Sergio Germano in Serralunga Since 1856, the Germanos have farmed vineyards in Cerretta, one of Serralunga d’Alba’s most prestigious Crus. Francesco Germano, Sergio’s great grandfather, and his grandfather, Alberto, sold the grapes to friends and neighbors. His father, Ettore, for whom the estate is named, was the first to sell wine in bottles. But Sergio was the first to bottle the entire production of the estate, beginning in 1993. He is the perfect example of a modern, scientifically trained winegrower who is grounded in the traditions of his region. His goal, he says, is to express in his wines the character of each vineyard, of each grape variety, and of each vintage, as well as the “connection between Sergio Germano and Serralunga d’Alba.”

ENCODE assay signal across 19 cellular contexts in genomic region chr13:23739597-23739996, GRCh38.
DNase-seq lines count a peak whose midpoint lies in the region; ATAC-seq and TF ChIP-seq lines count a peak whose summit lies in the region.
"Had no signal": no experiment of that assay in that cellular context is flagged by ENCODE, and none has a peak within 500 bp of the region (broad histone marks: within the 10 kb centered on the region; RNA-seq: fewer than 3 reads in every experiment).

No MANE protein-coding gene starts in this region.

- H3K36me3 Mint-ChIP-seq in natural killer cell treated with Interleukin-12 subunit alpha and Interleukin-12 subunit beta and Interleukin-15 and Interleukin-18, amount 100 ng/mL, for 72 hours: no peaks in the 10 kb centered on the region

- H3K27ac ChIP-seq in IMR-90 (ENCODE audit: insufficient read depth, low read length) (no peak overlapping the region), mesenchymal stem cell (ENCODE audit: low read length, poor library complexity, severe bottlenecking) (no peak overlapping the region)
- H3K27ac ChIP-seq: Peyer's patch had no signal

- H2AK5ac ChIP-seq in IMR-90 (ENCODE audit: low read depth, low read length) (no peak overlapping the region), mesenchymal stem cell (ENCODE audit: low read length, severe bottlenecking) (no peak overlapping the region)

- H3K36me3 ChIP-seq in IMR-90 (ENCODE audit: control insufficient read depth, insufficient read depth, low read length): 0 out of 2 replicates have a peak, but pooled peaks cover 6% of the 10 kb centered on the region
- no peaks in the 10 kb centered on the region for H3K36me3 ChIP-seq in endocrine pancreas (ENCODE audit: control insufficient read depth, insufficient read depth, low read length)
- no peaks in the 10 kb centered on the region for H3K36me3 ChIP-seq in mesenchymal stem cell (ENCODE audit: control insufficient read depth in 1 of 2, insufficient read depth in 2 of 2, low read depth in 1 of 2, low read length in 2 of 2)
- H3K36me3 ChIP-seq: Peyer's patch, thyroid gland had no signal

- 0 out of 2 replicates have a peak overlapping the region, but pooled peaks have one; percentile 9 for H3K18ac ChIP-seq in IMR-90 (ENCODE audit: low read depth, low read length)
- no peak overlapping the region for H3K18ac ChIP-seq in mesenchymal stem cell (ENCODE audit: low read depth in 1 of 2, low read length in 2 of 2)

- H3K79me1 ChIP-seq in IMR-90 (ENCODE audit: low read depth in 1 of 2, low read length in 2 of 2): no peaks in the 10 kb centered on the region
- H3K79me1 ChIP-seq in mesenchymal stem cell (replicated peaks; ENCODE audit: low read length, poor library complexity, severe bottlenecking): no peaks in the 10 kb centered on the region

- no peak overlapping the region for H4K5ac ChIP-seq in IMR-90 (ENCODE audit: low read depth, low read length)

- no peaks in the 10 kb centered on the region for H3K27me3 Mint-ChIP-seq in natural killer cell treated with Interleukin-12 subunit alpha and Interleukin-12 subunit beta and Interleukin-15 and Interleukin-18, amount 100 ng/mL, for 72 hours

Dominique Roger in Sancerre If you visit Dominique Roger at his Domaine du Carrou in Bué, don’t expect to spend a leisurely time indoors tasting the latest vintage and hearing all about the new Vaslin pneumatic press or the Tronçais barrels from a famous cooper in Burgundy. Dominique Roger isn’t interested in impressing you with his tools. But if you can keep up with him on a brisk climb through his immaculate, steep vineyards, you’ll learn a lot more about wine, and maybe find that you suddenly care a lot more about who grows it and where it comes from than you ever did before.